May 2005
Sci-Fi Rock'n'Roll Roars Back with the Atomic Swindlers' Coming Out Electric
Nuketown/ Music & Audio
by Kenneth Newquist

Where are the fun bands?

Over the last few months, as I have been happily lost in a non-radio paradise of podcasts, audio books and my music collection, this is a thought I've had many times.

Where are the fun bands?
I'm talking about acts like David Bowie, Queen, The Talking Heads, Cheap Trick and anyone else who loved to play with their listeners expectations and experiment with new songs. Bands who didn't take themselves to seriously. Bands who were, in a word, fun.
I haven't found such bands on the radio; occasional surveys of the FM spectrum have revealed that commerical radio remains a vast wasteland. Fortunately though, I have come across I have come across one band that gives me hope for our musical present: the Atomic Swindlers.

With sound and style that can best be described as Ziggy Stardust meets The Fifth Element, the Atomic Swindlers' show that hey, creative rock'n'roll –- even science fiction rock'n'roll -- is far from dead.

Lesbian Bikers from Outer Space

I first heard about the Swindlers -- and their first album, Coming Out Electric -- when I was contacted by their agent about a potential review. I surfed over to the band's Web site, and checked out the video for "Float (My Electric Stargirl)". I listened to the sexy, catchy tune about a space biker chick fighting to free her lost and imprisoned girlfriend, loved its Samurai Jack-like visuals, and found myself humming the song in the shower the next day, and wondering irately how long it would take for the review CD to show up.

By the time it arrived, I had a little audio distance from my first listen, and set myself up for disappointment: the video track could have been a fluke and the rest of the album could suck.

It didn't.

The first thing that's apparent just from looking down the track list to "Coming Out Electric" is that the album's utterly infatuated with science fiction, with tracks names like "Space Bandit", "Intergalactic Lesbian Love Song", "Jupiter's Falling" and "Stars In My Pocket". Loading the album onto my iPod revealed that this was more than just a passing romantic fancy: the entire album passionately and unapologetically soul kisses the genre.
Check out these lyrics from float:

I wanted to shine like the silver surfer
A cosmic queen of the stars
Now I'm just a killer on a wave less sea
Weightless and free
Your voice is all that's left of me

How can you not geek out when reading (or hearing) that? I mean, when was the last time you heard someone mention the Silver Surfer on your Top 40 or "classic rock" station? Hell, have you ever heard someone sing about that former herald of Galactus? Superman? Sure. Batman? Once. But the Silver Surfer? That's a new one on me.
And then there are these lyrics from "Space Bandit"

Magnetic Lands of the Zen moment
Down telepathic alleyways
Disappear in their own image
Invasion magic primal state
Psychic chaos for the taking
Loves distortion shimmering
Deprived of air like space and bandits
Star links open out of dreams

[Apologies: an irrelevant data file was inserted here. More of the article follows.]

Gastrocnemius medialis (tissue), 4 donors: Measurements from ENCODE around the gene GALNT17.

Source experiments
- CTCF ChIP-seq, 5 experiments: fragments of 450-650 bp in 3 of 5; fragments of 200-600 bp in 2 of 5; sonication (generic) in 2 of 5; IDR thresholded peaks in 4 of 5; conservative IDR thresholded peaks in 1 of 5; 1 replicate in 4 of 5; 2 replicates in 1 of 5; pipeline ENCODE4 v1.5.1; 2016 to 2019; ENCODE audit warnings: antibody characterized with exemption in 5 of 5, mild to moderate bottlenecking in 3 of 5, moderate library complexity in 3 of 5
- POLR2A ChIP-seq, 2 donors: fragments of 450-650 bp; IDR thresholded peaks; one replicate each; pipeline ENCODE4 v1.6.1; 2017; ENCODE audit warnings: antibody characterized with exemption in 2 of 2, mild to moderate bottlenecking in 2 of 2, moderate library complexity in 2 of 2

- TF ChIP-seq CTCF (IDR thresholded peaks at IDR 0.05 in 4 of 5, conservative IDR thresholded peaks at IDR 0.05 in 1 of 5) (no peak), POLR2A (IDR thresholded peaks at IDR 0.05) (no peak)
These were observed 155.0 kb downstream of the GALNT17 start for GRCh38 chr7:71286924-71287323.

Trippy eh? The entire album is like this -- great imagery, amusing science fiction references, and just an all around fun sound. There's that word again -– fun. It's what I've found so lacking on the radio nowadays, and it can be found here in spades.

Musical Fusion

When I said that the Atomic Swindlers sound like a fusion of Bowie's Ziggy Stardust and the strange-but-fun movie The Fifth Element, I meant it; listening to the album for the first time, that's the imagery that sprung to mind: "Starman" playing while Leeloo slinks around in a white leotard saving the universe. Other reviewers – with musical backgrounds no doubt far more diverse than my own—hevoke Blondie, No Doubt, and Iggy Pop — and to that line up I'll thrown in a little Rush (particularly the sci-fi rock opera "2112").

The actual style of music varies considerably over the course of the album, though it all stays true to its fundamental late 70s/early 80s sound. "Float" is the only really laidback, Pink Floyd-like track on the album, which I initially found disappointing because I really enjoyed that freaking song. On repeated listening though, my disappointment faded as my appreciation grew for songs like "Drag" (a sort of power ballad) and "Jupiter's Falling" (a great, mild-mannered song with lots of acoustic guitar).

"Space Bandit" and "Sex66" are fast-paced rock songs, with fast and strong guitars carrying the lyrics along. Neither are particularly hardcore – they're not the sort of thing I'd blast while speeding down I-78 – but they're definitely enough to get the adrenaline pumping.

"Diamond Dreamer" has a campy Rocky Horror Picture Show sort of feel to it, but you'd kind of expect that from a song whose lyrics include:

Jukebox Tom lives in a hydrogen bomb
He was a replica of himself
A Broken Astronaut with invasion shock
He forgot to light his other half
As his capsule drifts into a black hole shift

Lead singer April Laragy handles all these transitions between styles well, going from sleepy seducative ballads to blood-stirring rock tracks with ease.

I had a lot of fun listening to this album, which is more than I can say for the last few rock albums I bought. I may have enjoyed those albums on a strictly musical or lyrical level, but Atomic Swindlers' songs have that extra kick that makes listening to them extremely amusing, even if a particular song isn't catching my fancy. Heck, they actually made me want to read the lyrics!

At this point, you're probably waiting for me to throw in the "But...", so here it is: I liked this album a lot. It's a blast to listen to, and it's very different from anything I've heard on the radio in ages. But while I liked this album, I didn't love it. Only one track -- "Float" reaches that level of affection, and while I've found myself walking around humming some of the songs, the albums not so stellar as to launch itself onto my permanent A list. It is, however, very, very very strong B material and I'm never disappointed when iTunes serves it up via "Party Shuffle"